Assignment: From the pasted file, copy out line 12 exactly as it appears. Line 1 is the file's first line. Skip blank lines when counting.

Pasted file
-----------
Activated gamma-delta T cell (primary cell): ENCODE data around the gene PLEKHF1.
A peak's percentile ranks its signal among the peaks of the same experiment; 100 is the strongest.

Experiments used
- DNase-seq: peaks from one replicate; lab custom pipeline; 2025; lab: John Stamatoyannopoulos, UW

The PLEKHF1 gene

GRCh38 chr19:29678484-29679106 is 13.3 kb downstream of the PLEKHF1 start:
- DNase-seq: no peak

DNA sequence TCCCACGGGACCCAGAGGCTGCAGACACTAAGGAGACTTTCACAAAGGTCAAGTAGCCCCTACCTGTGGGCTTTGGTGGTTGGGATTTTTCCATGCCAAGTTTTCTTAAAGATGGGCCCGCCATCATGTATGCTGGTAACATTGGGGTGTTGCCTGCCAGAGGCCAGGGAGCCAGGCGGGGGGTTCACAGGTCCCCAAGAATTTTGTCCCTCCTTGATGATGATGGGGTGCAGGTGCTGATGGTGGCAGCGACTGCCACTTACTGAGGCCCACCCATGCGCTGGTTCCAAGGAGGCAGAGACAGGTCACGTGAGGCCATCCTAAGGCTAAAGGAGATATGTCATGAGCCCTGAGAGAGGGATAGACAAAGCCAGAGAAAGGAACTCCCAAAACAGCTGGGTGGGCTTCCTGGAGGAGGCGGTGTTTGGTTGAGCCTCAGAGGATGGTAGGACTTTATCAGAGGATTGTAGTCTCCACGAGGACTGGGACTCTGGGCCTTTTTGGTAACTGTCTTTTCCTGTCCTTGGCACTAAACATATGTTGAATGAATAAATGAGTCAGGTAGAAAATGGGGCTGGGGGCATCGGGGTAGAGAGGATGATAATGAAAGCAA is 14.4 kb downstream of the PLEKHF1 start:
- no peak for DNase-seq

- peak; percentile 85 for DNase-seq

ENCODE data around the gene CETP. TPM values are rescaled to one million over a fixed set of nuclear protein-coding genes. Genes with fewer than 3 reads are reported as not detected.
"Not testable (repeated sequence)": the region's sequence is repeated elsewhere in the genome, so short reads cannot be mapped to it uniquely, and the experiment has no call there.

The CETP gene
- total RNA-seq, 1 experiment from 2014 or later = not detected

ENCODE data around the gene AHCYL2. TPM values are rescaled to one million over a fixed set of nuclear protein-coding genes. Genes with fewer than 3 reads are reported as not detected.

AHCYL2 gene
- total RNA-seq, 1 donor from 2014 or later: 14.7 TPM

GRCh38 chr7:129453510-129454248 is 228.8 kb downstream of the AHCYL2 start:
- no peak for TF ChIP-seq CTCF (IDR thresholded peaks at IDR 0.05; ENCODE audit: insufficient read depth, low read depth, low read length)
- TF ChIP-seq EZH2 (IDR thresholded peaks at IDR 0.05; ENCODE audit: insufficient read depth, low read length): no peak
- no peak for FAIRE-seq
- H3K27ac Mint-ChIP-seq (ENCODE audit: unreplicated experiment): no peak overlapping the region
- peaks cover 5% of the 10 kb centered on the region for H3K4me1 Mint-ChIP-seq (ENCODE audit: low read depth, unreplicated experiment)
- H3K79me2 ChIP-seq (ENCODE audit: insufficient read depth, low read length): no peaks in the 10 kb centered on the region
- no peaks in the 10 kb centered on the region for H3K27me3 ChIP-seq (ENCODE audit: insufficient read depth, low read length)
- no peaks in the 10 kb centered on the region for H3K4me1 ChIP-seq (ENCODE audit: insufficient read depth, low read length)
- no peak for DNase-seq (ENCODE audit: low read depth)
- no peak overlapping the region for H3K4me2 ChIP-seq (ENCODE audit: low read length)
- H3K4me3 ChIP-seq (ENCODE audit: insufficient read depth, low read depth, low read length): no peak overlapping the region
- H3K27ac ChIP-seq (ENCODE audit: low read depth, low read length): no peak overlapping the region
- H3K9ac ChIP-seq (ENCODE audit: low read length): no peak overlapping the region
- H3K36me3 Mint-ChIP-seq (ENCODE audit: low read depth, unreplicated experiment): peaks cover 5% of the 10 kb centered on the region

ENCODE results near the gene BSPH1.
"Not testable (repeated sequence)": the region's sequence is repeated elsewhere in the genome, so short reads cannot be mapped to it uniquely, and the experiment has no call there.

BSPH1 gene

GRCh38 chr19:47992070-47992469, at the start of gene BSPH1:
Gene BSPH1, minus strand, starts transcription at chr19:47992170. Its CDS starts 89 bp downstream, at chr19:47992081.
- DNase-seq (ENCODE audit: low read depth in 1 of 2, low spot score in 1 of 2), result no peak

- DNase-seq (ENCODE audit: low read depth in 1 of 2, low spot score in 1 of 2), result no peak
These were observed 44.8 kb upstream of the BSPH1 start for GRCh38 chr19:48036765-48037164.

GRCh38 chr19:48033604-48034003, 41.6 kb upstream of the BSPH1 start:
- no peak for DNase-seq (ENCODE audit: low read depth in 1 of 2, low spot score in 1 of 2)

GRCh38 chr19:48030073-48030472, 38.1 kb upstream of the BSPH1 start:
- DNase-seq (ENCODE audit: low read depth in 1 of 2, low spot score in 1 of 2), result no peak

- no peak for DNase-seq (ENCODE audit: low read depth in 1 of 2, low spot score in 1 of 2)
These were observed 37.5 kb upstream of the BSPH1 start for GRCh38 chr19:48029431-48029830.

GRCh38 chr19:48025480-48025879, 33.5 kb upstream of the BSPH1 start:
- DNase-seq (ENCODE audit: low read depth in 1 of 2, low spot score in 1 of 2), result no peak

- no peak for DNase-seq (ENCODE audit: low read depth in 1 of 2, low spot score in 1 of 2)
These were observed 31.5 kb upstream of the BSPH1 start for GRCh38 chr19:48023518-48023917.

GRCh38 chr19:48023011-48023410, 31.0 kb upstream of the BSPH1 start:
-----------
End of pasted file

"Not testable (repeated sequence)": the region's sequence is repeated elsewhere in the genome, so short reads cannot be mapped to it uniquely, and the experiment has no call there.